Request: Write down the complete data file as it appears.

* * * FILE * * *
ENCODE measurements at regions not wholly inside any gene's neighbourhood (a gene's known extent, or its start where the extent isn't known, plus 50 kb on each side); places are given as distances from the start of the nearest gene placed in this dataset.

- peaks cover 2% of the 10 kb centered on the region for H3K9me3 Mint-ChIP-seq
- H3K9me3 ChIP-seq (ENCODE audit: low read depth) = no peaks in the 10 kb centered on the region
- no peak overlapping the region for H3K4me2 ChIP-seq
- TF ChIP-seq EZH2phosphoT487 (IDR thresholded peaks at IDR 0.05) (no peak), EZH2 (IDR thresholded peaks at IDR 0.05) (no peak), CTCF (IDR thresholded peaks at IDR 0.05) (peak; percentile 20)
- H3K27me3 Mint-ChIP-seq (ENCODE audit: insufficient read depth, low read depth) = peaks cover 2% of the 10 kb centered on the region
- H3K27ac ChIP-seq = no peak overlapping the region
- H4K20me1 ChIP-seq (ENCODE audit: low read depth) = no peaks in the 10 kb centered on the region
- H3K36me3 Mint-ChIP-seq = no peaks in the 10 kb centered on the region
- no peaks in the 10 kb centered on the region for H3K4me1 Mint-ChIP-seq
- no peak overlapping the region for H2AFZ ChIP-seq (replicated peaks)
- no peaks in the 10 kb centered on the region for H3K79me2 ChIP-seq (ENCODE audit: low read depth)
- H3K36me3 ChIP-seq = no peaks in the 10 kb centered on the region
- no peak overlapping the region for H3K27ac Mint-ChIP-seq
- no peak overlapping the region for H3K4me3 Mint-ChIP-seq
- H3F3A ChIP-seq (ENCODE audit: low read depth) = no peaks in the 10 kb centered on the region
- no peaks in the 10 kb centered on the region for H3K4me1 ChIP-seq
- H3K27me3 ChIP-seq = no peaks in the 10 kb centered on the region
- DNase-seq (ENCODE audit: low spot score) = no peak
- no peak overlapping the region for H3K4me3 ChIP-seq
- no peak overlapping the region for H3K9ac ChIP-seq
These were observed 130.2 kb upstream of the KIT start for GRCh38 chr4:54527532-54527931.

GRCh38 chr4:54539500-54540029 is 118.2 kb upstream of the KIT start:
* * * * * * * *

ENCODE measurements at regions not wholly inside any gene's neighbourhood (a gene's known extent, or its start where the extent isn't known, plus 50 kb on each side); places are given as distances from the start of the nearest gene placed in this dataset.

- peaks cover 2% of the 10 kb centered on the region for H3K9me3 Mint-ChIP-seq
- H3K9me3 ChIP-seq (ENCODE audit: low read depth) = no peaks in the 10 kb centered on the region
- no peak overlapping the region for H3K4me2 ChIP-seq
- TF ChIP-seq EZH2phosphoT487 (IDR thresholded peaks at IDR 0.05) (no peak), EZH2 (IDR thresholded peaks at IDR 0.05) (no peak), CTCF (IDR thresholded peaks at IDR 0.05) (peak; percentile 20)
- H3K27me3 Mint-ChIP-seq (ENCODE audit: insufficient read depth, low read depth) = peaks cover 2% of the 10 kb centered on the region
- H3K27ac ChIP-seq = no peak overlapping the region
- H4K20me1 ChIP-seq (ENCODE audit: low read depth) = no peaks in the 10 kb centered on the region
- H3K36me3 Mint-ChIP-seq = no peaks in the 10 kb centered on the region
- no peaks in the 10 kb centered on the region for H3K4me1 Mint-ChIP-seq
- no peak overlapping the region for H2AFZ ChIP-seq (replicated peaks)
- no peaks in the 10 kb centered on the region for H3K79me2 ChIP-seq (ENCODE audit: low read depth)
- H3K36me3 ChIP-seq = no peaks in the 10 kb centered on the region
- no peak overlapping the region for H3K27ac Mint-ChIP-seq
- no peak overlapping the region for H3K4me3 Mint-ChIP-seq
- H3F3A ChIP-seq (ENCODE audit: low read depth) = no peaks in the 10 kb centered on the region
- no peaks in the 10 kb centered on the region for H3K4me1 ChIP-seq
- H3K27me3 ChIP-seq = no peaks in the 10 kb centered on the region
- DNase-seq (ENCODE audit: low spot score) = no peak
- no peak overlapping the region for H3K4me3 ChIP-seq
- no peak overlapping the region for H3K9ac ChIP-seq
These were observed 130.2 kb upstream of the KIT start for GRCh38 chr4:54527532-54527931.

GRCh38 chr4:54539500-54540029 is 118.2 kb upstream of the KIT start: